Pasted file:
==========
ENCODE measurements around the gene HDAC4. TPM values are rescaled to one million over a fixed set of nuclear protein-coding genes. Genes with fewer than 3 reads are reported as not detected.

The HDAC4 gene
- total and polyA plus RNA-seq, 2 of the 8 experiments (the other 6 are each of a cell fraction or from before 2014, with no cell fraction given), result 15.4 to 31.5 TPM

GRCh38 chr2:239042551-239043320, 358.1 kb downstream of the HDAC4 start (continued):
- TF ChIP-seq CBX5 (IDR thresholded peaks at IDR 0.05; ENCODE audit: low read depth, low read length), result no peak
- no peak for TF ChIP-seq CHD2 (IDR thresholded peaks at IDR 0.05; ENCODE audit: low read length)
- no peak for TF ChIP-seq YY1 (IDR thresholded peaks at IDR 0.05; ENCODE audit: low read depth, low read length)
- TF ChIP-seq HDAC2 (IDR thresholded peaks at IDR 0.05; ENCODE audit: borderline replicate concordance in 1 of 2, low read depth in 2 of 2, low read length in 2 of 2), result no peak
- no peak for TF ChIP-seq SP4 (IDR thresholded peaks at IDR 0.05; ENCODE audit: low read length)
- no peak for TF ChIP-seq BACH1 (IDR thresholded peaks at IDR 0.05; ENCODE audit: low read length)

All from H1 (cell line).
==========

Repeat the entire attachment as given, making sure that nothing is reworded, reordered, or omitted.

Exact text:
ENCODE measurements around the gene HDAC4. TPM values are rescaled to one million over a fixed set of nuclear protein-coding genes. Genes with fewer than 3 reads are reported as not detected.

The HDAC4 gene
- total and polyA plus RNA-seq, 2 of the 8 experiments (the other 6 are each of a cell fraction or from before 2014, with no cell fraction given), result 15.4 to 31.5 TPM

GRCh38 chr2:239042551-239043320, 358.1 kb downstream of the HDAC4 start (continued):
- TF ChIP-seq CBX5 (IDR thresholded peaks at IDR 0.05; ENCODE audit: low read depth, low read length), result no peak
- no peak for TF ChIP-seq CHD2 (IDR thresholded peaks at IDR 0.05; ENCODE audit: low read length)
- no peak for TF ChIP-seq YY1 (IDR thresholded peaks at IDR 0.05; ENCODE audit: low read depth, low read length)
- TF ChIP-seq HDAC2 (IDR thresholded peaks at IDR 0.05; ENCODE audit: borderline replicate concordance in 1 of 2, low read depth in 2 of 2, low read length in 2 of 2), result no peak
- no peak for TF ChIP-seq SP4 (IDR thresholded peaks at IDR 0.05; ENCODE audit: low read length)
- no peak for TF ChIP-seq BACH1 (IDR thresholded peaks at IDR 0.05; ENCODE audit: low read length)

All from H1 (cell line).